Jacob David Bisek entered the military not long after graduating from Chaska High School. Military service was something he’d long had an interest in, and because he wanted to challenge himself he chose to enlist with the Marines.
After completing four years of active duty as a machine gunner, including deployments to Afghanistan and Jordan, he did almost four years of reserve duty in aviation supply here in Minnesota.
Military service was difficult at times, but Bisek appreciated the personal growth that came with it and that it allowed him to provide for his family.
Time for a change
Partway through his reserve duty, Bisek decided it was time to explore other career options. He has always had a knack for technology and also wanted to have more control of his schedule. As he explored his options, Dunwoody seemed like a good fit.
“I wanted a more hands-on college experience and to go to a college that had a larger number of veterans attending,” he said. “I wanted to be around more peers that have had experiences similar to mine.”
At Dunwoody, the number of Veterans has consistently been 10 – 14 percent of the student body.
Bisek chose to enroll in the Computer Networking Systems program because he knew IT was a good career track and was confident that it was something he’d be good at.
It turned out to be a good choice. Not only was he good at it — he excelled enough to be named the 2021 Academic Excellence Award winner for the Computer Technology department.
Bisek soon discovered that his instincts had been correct: both the hands-on approach to learning and the small class sizes with instructors who have industry experience were exactly what he was looking for, and he was engaged with the curriculum much more actively than he had been during his high school experience.
“All of the instructors are very knowledgeable and have a lot of great experience that they bring with them to the classroom,” he said.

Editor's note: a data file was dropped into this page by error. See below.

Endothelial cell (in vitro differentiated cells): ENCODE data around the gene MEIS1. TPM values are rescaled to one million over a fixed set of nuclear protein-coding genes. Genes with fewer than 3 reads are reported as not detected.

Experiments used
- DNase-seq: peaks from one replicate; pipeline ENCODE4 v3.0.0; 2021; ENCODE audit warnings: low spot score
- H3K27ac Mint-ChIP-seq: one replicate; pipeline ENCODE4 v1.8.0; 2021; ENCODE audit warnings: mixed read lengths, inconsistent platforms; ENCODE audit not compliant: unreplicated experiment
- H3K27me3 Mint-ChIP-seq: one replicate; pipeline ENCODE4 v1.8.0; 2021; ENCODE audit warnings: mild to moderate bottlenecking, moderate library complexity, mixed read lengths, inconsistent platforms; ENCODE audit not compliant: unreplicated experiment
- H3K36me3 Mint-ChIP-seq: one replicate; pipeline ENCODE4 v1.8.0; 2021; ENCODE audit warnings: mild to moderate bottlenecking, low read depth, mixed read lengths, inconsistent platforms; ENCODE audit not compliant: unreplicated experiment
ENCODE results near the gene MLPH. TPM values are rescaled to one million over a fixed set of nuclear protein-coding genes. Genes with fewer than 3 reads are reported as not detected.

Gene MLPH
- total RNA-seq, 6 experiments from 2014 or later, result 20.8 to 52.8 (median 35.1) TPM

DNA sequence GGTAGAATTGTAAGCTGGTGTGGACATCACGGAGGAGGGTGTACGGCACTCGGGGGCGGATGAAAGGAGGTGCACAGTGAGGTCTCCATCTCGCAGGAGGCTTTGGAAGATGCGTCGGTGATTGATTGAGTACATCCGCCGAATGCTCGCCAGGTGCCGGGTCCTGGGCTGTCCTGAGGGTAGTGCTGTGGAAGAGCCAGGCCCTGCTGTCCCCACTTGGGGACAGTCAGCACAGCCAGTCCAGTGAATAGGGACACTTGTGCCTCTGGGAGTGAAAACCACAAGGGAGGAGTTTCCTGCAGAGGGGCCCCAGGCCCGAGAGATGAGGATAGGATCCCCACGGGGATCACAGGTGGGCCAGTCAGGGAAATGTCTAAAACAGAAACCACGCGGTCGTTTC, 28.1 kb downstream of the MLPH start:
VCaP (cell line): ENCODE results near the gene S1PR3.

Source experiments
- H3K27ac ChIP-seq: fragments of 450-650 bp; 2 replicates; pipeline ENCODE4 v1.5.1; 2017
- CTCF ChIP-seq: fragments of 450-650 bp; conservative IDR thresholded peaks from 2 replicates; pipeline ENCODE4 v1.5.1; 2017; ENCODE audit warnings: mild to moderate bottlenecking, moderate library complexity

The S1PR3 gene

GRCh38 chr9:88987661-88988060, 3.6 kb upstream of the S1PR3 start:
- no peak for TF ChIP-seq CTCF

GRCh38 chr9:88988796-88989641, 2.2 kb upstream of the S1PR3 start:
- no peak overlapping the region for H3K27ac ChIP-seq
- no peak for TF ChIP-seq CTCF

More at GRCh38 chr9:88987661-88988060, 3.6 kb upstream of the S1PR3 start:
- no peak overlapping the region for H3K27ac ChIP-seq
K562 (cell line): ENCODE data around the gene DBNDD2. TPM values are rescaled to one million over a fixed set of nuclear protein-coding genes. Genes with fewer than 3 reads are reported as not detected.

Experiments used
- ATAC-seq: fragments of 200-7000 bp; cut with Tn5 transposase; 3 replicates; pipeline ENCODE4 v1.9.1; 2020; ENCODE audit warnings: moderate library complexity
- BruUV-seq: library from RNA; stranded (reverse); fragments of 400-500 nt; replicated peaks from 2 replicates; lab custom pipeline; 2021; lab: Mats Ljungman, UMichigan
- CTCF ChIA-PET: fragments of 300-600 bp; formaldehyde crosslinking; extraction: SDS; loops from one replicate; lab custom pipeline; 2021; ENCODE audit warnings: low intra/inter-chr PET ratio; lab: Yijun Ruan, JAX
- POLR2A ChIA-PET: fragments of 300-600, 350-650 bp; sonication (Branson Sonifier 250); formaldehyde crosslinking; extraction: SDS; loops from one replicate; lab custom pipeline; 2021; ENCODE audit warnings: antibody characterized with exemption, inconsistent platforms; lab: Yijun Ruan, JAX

Bisek’s enthusiasm for the specifics of networking grew as he learned more about the industry.
“I enjoyed creating scripts that are run within virtual environments,” he said. “I am a huge fan of automation and creating ways to simplify and automate tedious and repetitive tasks. I’ve also really enjoyed working with VMware and creating virtual environments. They are a huge part of corporate environments and learning how to navigate, troubleshoot, and create virtual environments has been a fun challenge that I have really enjoyed.”
That level of enthusiasm and detail did not go unnoticed.
“It was a pleasure having Jacob in class. He is a curious student who enjoys learning and dives into challenges,” said Julie McFadden, Associate Professor of Computer Networking. “These skills are key to having a successful career in IT, and I see great things from him in the future.”
Unfortunately the move to virtual learning due to the pandemic meant that Bisek had to change up his approach to studying. But he made the adjustments he needed to succeed.
He credits his family for both the motivation — he wants to be a role model for his children — and the inspiration and support he needed to finish up his degree and graduate in May.
“My wife, Katie, has always been there for me and she helps me stay focused on the bigger picture no matter how hard things might seem at the time,” he said.
A future in cybersecurity
Bisek is currently in a program with Cigna called TECDP (Technology Early Career Development Program) and hopes to go into infrastructure automation.
He is also going to start Dunwoody’s bachelor’s completion program in Cybersecurity this coming fall.
“I hope to find as many ways as possible to help automate a company’s environments,” he said. “I have been doing a great deal of this type of work for [Cigna]. It is something that I have found great joy in and a knack for.”
Bisek said he’s looking forward to being back on campus for classes when his Cybersecurity program starts and “build a deeper understanding of infrastructure security and how to prevent sensitive data from being exposed. It is a job that will never go away and will offer me more opportunities than a general computer science degree.”